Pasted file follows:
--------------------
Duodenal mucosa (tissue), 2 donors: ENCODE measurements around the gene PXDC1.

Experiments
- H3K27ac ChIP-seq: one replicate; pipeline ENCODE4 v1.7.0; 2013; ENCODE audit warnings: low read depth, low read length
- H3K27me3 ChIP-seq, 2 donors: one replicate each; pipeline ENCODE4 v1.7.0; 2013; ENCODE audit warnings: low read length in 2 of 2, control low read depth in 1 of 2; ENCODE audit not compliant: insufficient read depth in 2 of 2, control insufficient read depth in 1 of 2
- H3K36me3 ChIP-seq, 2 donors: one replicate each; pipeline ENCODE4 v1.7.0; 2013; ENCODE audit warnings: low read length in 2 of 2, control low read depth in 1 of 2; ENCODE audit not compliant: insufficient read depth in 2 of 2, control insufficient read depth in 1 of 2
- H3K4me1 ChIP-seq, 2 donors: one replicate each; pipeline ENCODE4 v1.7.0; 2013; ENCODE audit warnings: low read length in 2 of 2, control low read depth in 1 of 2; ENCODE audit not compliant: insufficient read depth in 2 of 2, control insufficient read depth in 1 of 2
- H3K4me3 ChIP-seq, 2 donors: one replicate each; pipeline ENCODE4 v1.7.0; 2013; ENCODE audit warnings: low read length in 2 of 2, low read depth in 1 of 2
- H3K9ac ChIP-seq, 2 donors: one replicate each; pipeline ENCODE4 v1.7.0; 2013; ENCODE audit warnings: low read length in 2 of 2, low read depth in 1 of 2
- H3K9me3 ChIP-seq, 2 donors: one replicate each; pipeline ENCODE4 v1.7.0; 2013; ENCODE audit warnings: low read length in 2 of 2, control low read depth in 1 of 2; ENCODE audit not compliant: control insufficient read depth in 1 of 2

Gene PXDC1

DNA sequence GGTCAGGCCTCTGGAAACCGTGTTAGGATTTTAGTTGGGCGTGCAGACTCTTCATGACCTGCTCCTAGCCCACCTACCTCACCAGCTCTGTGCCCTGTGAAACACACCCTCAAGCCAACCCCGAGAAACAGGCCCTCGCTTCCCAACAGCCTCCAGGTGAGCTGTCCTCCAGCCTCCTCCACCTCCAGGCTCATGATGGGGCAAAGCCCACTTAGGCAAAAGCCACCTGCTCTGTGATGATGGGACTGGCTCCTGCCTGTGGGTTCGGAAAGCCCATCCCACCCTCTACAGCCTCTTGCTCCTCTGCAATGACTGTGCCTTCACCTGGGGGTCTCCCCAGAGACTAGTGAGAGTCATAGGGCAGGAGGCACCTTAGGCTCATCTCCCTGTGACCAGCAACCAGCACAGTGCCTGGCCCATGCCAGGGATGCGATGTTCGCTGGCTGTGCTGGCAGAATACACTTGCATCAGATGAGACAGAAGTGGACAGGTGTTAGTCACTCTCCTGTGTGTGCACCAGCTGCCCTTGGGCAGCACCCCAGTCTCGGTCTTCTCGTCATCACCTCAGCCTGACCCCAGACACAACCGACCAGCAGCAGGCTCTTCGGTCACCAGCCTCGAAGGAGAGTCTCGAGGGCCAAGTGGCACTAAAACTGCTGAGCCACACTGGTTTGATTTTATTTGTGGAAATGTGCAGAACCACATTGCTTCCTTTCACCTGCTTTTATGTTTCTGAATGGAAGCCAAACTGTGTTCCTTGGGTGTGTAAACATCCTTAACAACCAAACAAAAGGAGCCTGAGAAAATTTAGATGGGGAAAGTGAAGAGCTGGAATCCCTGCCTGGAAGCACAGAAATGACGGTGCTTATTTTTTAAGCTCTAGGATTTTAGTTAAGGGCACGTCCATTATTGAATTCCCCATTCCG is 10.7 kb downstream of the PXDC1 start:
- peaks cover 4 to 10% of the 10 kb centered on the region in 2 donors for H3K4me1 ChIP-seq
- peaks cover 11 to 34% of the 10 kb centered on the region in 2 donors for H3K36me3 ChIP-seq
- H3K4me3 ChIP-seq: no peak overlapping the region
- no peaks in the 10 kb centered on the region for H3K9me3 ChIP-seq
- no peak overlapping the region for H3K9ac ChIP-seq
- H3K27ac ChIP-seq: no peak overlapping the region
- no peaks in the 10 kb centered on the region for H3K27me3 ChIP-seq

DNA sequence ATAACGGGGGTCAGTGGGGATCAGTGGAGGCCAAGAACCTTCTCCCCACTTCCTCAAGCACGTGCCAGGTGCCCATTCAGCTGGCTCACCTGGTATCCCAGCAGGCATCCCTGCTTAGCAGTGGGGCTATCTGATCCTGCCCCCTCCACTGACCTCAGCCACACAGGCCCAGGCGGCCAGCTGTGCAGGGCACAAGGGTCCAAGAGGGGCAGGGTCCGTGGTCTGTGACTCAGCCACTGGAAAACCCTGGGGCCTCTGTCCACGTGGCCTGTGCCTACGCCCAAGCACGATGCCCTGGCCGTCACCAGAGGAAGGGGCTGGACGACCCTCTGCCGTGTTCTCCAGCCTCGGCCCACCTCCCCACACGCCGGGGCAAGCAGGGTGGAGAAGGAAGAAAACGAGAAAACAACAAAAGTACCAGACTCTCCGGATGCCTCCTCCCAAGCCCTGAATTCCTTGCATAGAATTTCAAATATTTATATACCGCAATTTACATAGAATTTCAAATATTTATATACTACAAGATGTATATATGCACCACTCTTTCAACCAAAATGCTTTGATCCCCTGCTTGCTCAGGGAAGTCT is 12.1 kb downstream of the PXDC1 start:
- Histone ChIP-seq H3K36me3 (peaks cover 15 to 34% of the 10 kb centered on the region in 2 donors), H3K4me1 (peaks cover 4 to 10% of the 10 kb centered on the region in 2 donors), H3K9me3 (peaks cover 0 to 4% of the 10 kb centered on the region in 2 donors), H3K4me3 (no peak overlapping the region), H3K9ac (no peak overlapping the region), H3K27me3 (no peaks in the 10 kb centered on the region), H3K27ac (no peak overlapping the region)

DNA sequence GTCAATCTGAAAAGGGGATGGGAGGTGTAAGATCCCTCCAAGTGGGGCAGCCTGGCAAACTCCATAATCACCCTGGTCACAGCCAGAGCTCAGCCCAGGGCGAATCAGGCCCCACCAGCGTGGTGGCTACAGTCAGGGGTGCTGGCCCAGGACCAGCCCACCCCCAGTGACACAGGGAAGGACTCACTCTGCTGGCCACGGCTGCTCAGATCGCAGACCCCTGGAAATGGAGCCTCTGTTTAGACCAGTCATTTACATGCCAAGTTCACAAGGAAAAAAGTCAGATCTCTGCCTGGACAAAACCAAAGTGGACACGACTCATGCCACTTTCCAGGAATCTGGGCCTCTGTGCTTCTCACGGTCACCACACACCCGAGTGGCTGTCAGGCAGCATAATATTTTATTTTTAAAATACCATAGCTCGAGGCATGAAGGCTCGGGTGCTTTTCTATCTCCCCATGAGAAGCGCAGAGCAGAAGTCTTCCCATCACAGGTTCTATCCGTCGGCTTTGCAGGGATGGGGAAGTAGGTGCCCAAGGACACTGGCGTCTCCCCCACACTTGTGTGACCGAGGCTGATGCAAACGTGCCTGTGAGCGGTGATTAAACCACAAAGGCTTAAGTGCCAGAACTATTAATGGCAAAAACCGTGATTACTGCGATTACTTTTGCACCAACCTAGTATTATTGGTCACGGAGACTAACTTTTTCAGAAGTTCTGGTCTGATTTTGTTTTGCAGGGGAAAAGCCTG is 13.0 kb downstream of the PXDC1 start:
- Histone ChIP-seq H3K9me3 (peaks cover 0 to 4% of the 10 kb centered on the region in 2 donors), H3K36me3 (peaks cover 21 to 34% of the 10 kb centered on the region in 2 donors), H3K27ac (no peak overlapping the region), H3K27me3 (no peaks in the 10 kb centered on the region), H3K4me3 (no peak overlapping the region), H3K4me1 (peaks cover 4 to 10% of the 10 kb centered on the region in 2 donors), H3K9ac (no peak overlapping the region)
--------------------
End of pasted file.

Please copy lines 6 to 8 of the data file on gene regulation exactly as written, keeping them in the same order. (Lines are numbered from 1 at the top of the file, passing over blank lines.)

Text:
- H3K4me1 ChIP-seq, 2 donors: one replicate each; pipeline ENCODE4 v1.7.0; 2013; ENCODE audit warnings: low read length in 2 of 2, control low read depth in 1 of 2; ENCODE audit not compliant: insufficient read depth in 2 of 2, control insufficient read depth in 1 of 2
- H3K4me3 ChIP-seq, 2 donors: one replicate each; pipeline ENCODE4 v1.7.0; 2013; ENCODE audit warnings: low read length in 2 of 2, low read depth in 1 of 2
- H3K9ac ChIP-seq, 2 donors: one replicate each; pipeline ENCODE4 v1.7.0; 2013; ENCODE audit warnings: low read length in 2 of 2, low read depth in 1 of 2